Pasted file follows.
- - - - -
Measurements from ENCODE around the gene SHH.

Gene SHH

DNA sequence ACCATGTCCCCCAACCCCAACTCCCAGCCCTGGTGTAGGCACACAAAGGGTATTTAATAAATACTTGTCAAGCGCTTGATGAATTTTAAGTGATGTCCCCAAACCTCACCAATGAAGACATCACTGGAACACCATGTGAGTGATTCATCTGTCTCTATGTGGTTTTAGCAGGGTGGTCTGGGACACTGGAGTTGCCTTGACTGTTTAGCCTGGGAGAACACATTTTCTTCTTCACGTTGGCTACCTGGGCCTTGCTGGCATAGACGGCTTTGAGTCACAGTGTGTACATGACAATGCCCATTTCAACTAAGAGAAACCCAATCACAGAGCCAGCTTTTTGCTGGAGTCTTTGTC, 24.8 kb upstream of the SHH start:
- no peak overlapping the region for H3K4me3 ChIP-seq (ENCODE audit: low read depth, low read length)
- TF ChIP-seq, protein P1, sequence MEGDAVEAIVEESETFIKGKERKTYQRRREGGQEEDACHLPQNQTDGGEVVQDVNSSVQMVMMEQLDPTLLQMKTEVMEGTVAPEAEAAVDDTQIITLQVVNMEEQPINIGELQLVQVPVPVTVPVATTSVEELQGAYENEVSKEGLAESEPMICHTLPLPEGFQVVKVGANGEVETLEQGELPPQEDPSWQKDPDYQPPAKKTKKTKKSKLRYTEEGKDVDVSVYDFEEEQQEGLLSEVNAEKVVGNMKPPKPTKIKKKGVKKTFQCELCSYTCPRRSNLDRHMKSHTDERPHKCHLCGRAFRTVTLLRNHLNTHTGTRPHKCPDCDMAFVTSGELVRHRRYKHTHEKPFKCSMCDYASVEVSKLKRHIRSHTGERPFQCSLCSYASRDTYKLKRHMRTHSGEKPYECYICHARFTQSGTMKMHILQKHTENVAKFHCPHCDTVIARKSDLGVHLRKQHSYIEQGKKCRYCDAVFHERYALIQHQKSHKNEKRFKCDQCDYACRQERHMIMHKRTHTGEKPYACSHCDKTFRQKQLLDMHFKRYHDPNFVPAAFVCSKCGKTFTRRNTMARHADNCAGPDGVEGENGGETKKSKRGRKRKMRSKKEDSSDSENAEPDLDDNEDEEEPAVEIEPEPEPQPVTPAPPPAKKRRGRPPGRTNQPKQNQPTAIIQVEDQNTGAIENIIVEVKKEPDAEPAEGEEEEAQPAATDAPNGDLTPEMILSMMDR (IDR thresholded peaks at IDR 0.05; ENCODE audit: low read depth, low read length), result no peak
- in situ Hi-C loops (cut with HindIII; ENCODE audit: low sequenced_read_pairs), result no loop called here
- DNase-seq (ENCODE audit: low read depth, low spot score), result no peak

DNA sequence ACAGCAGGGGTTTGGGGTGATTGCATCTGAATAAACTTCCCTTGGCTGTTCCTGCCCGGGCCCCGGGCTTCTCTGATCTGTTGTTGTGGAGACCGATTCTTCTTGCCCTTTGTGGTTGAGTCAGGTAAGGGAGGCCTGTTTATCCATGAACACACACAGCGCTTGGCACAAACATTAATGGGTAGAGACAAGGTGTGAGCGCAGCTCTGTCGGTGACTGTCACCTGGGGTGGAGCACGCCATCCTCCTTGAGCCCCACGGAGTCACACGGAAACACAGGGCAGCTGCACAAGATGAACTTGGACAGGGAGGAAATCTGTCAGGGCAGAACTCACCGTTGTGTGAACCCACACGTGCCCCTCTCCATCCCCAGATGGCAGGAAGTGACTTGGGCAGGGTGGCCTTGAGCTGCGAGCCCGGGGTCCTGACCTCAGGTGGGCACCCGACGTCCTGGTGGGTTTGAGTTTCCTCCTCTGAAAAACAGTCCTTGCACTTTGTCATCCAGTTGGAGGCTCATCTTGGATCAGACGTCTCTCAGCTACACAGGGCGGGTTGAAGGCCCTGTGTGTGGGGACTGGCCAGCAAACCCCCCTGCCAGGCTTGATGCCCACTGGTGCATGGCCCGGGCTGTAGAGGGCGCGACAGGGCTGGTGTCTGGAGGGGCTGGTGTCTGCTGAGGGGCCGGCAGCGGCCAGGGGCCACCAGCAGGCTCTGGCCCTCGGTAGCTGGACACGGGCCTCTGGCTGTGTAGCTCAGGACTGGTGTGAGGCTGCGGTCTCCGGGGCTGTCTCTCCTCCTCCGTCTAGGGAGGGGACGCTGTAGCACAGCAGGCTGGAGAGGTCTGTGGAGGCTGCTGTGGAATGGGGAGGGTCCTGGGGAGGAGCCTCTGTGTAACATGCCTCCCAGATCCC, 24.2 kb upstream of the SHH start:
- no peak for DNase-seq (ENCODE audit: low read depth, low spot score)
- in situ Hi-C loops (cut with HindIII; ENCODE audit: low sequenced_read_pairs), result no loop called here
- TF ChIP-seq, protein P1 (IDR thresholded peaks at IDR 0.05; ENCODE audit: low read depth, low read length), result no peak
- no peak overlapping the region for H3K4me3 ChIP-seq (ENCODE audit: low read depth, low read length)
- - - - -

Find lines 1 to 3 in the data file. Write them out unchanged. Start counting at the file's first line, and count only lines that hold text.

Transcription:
Measurements from ENCODE around the gene SHH.

Gene SHH

DNA sequence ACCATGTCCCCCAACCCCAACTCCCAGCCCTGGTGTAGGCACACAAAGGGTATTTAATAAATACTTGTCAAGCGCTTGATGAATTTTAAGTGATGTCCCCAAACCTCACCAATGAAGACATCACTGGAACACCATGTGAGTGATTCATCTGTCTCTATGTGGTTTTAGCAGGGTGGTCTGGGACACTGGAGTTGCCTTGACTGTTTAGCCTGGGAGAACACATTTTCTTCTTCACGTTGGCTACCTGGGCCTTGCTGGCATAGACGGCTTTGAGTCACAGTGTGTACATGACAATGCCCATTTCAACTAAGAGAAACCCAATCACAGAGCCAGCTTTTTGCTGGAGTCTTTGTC, 24.8 kb upstream of the SHH start: